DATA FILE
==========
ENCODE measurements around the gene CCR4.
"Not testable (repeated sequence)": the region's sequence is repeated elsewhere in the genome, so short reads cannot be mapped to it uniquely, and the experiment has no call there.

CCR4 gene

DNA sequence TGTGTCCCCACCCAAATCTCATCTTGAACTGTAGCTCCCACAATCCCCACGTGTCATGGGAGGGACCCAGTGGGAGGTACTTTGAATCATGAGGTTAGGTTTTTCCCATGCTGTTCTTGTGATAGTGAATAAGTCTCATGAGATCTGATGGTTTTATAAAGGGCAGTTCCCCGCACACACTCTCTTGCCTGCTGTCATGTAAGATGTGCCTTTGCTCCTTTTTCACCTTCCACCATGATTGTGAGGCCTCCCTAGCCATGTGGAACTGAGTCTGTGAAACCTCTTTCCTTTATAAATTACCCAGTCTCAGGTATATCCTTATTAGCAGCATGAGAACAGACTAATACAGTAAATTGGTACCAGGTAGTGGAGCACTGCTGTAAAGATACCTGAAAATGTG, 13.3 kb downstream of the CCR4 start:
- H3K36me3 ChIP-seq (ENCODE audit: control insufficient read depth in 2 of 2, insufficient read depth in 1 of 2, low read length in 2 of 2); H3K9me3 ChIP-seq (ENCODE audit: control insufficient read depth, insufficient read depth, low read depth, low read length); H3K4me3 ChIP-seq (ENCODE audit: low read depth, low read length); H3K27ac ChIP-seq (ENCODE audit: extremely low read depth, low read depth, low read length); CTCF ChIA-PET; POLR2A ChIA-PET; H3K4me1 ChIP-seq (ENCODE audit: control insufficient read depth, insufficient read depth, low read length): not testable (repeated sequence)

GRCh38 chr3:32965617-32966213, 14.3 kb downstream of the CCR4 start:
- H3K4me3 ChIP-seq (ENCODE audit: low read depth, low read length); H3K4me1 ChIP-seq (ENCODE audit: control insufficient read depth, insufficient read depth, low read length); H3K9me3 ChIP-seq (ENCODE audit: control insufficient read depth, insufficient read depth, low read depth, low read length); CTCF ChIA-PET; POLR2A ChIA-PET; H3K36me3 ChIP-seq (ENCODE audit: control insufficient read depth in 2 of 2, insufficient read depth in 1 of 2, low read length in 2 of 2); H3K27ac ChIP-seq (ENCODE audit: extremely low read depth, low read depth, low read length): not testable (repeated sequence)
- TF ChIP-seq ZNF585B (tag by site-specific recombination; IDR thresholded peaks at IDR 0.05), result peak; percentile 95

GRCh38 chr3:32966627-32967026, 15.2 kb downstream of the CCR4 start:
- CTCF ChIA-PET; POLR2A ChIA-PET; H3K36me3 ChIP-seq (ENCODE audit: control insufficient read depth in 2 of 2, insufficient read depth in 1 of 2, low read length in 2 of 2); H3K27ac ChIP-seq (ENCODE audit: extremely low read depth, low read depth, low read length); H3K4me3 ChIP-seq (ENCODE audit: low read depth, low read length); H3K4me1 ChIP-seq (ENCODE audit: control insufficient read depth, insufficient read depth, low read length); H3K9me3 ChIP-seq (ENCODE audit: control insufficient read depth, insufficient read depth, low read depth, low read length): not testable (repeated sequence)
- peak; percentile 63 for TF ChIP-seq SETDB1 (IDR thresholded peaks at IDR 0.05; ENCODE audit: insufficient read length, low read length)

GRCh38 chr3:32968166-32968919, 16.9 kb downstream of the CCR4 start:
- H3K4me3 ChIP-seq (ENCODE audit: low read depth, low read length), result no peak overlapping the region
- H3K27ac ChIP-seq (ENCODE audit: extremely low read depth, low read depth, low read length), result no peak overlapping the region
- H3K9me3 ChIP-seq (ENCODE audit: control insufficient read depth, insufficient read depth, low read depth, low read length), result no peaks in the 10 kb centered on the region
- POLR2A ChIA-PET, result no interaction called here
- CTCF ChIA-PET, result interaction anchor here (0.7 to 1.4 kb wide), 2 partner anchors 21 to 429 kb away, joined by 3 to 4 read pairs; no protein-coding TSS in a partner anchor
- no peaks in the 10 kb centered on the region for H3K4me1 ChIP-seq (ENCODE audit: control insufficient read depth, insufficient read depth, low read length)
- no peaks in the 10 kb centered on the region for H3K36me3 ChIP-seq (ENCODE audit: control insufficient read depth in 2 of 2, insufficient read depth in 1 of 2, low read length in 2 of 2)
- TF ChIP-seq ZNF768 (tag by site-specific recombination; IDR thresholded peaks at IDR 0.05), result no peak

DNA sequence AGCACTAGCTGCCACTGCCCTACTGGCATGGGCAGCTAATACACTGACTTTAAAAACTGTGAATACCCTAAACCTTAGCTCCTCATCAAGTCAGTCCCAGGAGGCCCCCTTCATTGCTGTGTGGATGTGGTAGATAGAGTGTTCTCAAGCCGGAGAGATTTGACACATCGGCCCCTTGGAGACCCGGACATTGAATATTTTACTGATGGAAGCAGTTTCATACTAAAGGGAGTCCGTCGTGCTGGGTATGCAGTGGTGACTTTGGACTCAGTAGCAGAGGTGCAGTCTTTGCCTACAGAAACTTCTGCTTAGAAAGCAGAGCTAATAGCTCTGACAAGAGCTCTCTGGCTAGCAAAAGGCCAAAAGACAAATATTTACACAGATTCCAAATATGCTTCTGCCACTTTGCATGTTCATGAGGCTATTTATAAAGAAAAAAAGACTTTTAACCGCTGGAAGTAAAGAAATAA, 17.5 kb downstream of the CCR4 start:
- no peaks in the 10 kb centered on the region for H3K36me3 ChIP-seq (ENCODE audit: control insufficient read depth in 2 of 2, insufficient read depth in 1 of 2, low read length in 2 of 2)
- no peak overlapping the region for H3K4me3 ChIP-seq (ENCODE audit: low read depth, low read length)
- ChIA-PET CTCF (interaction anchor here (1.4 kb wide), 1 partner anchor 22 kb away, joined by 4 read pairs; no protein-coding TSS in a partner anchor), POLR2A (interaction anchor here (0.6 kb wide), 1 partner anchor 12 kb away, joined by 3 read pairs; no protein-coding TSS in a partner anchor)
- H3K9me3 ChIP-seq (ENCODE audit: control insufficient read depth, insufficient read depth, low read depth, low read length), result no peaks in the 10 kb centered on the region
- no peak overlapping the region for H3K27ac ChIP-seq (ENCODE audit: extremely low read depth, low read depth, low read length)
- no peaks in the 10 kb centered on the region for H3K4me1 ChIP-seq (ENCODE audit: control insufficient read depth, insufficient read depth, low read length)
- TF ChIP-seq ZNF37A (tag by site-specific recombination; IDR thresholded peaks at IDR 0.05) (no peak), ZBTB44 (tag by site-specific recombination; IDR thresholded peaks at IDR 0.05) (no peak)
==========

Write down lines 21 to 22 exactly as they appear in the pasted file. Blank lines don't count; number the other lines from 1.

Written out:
DNA sequence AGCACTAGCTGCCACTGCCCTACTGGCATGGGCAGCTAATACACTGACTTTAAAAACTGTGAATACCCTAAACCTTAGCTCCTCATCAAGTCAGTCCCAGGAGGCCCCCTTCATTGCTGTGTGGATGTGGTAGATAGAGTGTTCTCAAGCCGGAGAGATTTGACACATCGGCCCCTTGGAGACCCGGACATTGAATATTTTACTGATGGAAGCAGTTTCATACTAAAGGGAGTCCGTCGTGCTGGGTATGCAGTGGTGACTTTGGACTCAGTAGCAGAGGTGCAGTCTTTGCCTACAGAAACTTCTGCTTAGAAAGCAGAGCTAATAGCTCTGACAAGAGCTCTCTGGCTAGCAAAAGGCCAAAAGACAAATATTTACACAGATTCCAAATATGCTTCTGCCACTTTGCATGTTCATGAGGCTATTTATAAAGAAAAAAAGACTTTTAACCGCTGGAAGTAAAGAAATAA, 17.5 kb downstream of the CCR4 start:
- no peaks in the 10 kb centered on the region for H3K36me3 ChIP-seq (ENCODE audit: control insufficient read depth in 2 of 2, insufficient read depth in 1 of 2, low read length in 2 of 2)